• Hire a professional for the assist. Spring-Green professionals help homeowners every day find solutions to protect their gardens from invasive species as well as assistance with removing them if they get out of control.

Spring-Green is your neighborhood lawn care specialist. We’ve been helping local homeowners and businesses with all aspects of lawn care since 1977. The impact of invasive species can be unsightly, costly, and negatively impact our environment. Spring-Green can help you proactively avoid issues before they happen and get your garden out of trouble if invasive plant species find a stronghold there. It all starts with a phone call or an email.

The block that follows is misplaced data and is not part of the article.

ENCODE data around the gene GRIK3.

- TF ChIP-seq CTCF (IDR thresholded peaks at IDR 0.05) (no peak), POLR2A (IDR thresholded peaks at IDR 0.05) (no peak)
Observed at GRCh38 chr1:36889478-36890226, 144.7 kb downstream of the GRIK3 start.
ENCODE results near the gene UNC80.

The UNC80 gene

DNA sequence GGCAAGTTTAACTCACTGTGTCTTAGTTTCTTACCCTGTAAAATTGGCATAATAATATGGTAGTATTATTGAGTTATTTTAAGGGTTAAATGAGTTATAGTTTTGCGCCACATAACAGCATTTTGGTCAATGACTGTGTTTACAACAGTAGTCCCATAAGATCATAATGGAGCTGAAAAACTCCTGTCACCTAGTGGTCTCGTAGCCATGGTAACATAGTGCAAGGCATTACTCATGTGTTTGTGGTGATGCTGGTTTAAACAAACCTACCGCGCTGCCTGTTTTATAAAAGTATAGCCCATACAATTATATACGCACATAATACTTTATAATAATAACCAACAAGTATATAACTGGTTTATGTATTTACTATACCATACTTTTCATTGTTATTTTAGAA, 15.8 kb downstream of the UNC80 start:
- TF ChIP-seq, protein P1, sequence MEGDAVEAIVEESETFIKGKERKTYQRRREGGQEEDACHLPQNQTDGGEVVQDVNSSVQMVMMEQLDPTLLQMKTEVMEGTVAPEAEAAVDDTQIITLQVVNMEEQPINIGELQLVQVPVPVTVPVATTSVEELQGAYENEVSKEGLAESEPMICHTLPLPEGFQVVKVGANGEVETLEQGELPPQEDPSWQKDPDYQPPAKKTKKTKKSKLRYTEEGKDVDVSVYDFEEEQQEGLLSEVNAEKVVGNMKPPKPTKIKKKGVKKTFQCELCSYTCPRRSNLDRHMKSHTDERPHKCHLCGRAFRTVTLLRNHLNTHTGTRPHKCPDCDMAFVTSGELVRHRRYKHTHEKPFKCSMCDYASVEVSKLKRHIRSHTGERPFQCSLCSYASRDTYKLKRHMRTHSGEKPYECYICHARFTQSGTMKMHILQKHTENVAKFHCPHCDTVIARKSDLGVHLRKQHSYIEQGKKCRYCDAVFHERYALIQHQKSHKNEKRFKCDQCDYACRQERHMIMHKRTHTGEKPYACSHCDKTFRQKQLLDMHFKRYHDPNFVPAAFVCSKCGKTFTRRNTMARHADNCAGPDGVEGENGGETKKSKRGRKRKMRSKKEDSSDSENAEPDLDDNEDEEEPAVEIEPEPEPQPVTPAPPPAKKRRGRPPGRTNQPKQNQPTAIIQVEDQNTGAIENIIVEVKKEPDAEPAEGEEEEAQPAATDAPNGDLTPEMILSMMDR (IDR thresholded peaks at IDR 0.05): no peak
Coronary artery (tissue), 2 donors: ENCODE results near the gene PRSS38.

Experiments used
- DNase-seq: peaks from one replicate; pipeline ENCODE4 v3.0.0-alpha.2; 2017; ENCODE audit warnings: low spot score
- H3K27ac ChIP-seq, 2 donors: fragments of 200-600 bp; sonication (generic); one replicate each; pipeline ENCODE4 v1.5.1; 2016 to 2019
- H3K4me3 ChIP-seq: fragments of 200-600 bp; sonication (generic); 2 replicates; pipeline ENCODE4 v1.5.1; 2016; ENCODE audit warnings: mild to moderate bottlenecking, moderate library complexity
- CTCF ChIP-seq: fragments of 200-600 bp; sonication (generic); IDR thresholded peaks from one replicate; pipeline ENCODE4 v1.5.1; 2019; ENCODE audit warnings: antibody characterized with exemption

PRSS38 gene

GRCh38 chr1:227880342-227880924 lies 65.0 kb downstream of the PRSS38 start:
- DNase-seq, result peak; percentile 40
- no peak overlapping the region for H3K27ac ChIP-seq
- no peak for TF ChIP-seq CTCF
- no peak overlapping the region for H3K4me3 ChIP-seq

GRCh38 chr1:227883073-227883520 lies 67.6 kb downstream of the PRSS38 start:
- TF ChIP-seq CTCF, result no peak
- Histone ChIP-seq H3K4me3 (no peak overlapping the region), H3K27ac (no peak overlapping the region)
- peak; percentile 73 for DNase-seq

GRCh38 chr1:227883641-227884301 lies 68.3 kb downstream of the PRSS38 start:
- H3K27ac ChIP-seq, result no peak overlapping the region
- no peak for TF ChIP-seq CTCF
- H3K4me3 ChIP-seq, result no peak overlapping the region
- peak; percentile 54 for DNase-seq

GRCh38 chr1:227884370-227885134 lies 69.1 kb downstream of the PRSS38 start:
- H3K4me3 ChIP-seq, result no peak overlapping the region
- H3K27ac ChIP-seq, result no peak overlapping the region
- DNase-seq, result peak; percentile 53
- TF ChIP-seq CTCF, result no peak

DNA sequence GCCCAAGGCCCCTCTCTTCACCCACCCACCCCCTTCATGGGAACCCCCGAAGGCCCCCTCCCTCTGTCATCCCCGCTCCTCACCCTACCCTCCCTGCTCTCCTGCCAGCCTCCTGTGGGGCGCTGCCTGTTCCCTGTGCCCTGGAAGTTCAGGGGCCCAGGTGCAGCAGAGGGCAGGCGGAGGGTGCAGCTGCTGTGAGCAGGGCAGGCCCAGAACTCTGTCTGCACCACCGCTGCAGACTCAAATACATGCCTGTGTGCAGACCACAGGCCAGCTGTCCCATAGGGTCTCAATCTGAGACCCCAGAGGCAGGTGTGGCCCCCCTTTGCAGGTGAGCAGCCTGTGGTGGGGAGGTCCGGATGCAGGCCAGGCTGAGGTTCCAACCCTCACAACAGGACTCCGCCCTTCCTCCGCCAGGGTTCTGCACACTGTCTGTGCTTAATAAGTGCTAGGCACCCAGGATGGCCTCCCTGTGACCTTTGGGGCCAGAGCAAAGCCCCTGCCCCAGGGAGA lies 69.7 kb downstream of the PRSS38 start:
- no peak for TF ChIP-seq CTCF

Start your partnership with the professional lawn care team at Spring Green today.

Everything to Know About Thatch

thatch

Lawn thatch is a term you may have heard thrown around, or maybe you’ve even seen it up close a few times, but how much do you truly know about it? The lawn care pros at Spring-Green have compiled a guide to help you get schooled up on thatch. Everything you need to know has been gathered up in this easy-to-read format so you can get your overview quickly and then return to your busy life. Of course, we’re here for you to help you with any and all your lawn care needs related to thatch or otherwise.

Lawn Thatch 101

So, What Exactly Is Thatch? Thatch is a mix of dead and living plant matter that typically forms at the base of your grass, right at the point where the grass stems meet the soil. Some popular types of grasses are more likely to experience thatch buildup than others. It’s common for grasses such as Kentucky bluegrass, Bermudagrass, and creeping fescues to get thick thatch that requires dethatching. On the other hand, tall fescue or perennial ryegrass rarely have thatch problems.